Where to get items that give structure to stays, bodices etc

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Merlon

Postby Merlon » Thu Nov 08, 2007 6:30 am

If you are making stays for teddy bears then you do not need to bone them. If you must bone them you need to be mindful of the scale, the boning could be 2mm plastic rod from a model shop



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Postby Tuppence » Thu Nov 08, 2007 11:58 am

aha - bears.

in which case I'd suggest going to your local model shop or art shop, or even b&q, and browsing to see what they've got that feels right, and is narrow enough.

and plastic is fine for anything that doesn't bend at the waist of its own volition!


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Postby Maerwen / Maria / Mary » Thu Nov 08, 2007 10:00 pm

Sorry - don't post here much - just wanted to say, if you are making an C18th corset, which extends below the waist, you will need steel boning, as has been mentioned. I made one with just plastic boning once and it took on (in a very short space of time) a definite curvature at the waist, which meant my stays stuck out and upwards in a very embarrassing manner! I ended up making a busk out of marine ply, which would've stopped a French cannonball!!! :wink:



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Postby lidimy » Thu Nov 08, 2007 11:16 pm

Hmm,

Well these are only meant to be very lightly boned stays, not as industrial as some. They're called Jumps. I'm going to trust Ian on this one - I reckon he knows what he's doing :D


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Postby myladyswardrobe » Thu Nov 08, 2007 11:30 pm

Hi Lidi,

An alternative that is absolutely authentic is to use split cane. This will give you a similar flexibility to plastic fake whalebone but will also "breathe" better.

I can recommend it highly as my Effigy corset (which is similar to an 18th century corset) is entirely boned in split cane apart from a couple of strategically placed 1/4 inch wide steels.

You can get split cane in bundles here: http://www.canestore.co.uk/

Ok, I'd better get back to my Victorian corset making now.

Take care

Bess


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Postby janes-wardrobe » Sat Nov 10, 2007 7:44 pm

Vena Cava stock the biggest range of boning I've ever seen in one place. They have synthetic whalebone in 6mm and 12mm. The narrowest boning they do is 5mm spiral wire though that could be a bit heavy for an 18th C corset.

I know a young lady in America who got some ash bents for her stays and when I asked she said they were about 3/8"thick - I'm not sure if she meant wide.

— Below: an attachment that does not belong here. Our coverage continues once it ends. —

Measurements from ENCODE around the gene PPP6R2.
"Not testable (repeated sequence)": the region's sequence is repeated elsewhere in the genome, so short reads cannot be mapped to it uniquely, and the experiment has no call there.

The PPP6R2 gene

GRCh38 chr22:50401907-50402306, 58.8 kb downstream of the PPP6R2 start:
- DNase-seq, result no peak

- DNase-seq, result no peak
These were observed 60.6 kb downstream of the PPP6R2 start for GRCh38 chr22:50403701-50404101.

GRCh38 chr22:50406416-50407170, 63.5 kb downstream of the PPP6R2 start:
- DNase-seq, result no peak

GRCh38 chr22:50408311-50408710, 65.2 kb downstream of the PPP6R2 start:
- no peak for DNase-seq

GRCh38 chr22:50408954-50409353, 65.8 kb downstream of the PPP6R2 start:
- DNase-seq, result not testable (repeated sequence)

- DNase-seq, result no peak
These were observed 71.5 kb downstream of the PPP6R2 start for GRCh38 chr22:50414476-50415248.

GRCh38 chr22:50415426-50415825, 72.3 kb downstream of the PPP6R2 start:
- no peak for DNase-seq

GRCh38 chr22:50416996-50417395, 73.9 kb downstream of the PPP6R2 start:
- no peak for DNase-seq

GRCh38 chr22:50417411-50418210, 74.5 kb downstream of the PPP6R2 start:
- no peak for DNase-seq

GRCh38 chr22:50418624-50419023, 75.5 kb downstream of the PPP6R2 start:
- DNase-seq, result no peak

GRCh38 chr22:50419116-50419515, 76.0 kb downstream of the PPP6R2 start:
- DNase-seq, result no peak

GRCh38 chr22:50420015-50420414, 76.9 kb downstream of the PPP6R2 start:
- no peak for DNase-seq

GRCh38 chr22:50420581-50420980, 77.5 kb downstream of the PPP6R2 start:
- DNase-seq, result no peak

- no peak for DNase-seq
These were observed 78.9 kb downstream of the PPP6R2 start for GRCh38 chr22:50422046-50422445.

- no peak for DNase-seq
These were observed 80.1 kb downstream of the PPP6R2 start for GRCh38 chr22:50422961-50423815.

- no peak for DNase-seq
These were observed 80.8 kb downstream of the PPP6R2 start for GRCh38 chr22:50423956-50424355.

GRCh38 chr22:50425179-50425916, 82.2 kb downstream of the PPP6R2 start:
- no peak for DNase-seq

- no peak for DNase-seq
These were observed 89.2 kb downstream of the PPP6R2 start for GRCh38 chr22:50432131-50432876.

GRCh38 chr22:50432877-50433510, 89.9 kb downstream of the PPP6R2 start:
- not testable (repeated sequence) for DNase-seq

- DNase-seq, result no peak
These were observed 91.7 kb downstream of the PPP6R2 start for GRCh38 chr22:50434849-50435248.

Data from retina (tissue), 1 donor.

I think 6mm boning channels would be fine in 18th C stays. Tuppence is right about plastic not normally being up to the job but if you have boning channels adjacent to each other it should last at least as well as reed.


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Postby Mad Mab » Sat Dec 08, 2007 12:45 am

myladyswardrobe wrote:Hi Lidi,

An alternative that is absolutely authentic is to use split cane. This will give you a similar flexibility to plastic fake whalebone but will also "breathe" better.

I can recommend it highly as my Effigy corset (which is similar to an 18th century corset) is entirely boned in split cane apart from a couple of strategically placed 1/4 inch wide steels.

You can get split cane in bundles here: http://www.canestore.co.uk/

Ok, I'd better get back to my Victorian corset making now.

Take care

Bess


Out of curiousity, what sized cane did you use (and which part of the website is it in? Got awfully confused although that may say more about me than it does the web-site :oops: )
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Cane for boning...

Postby myladyswardrobe » Sat Dec 08, 2007 12:59 am

Hi Mab

The following I've taken direct from http://www.tudortailor.com website:

"8mm centre cane suitable for farthingale hoops, 6mm suitable for sleeve hoops, 1/4” chair cane suitable for boning bodies "


I used 2 pieces per channel of the 1/4 inch for my effigy corset. They don't need soaking, but a large nail emery board would be useful for smoothing the ends and any flaky edges. Works very well in conjunction with buckram.

The 8mm centre cane is very sturdy. I have a whole load of it in a corner looking at me plaintively because it wants to become a farthingale. This stuff needs to be soaked in a bath so its pliable enough to bend into shape. Once dried it stays in shape very well indeed.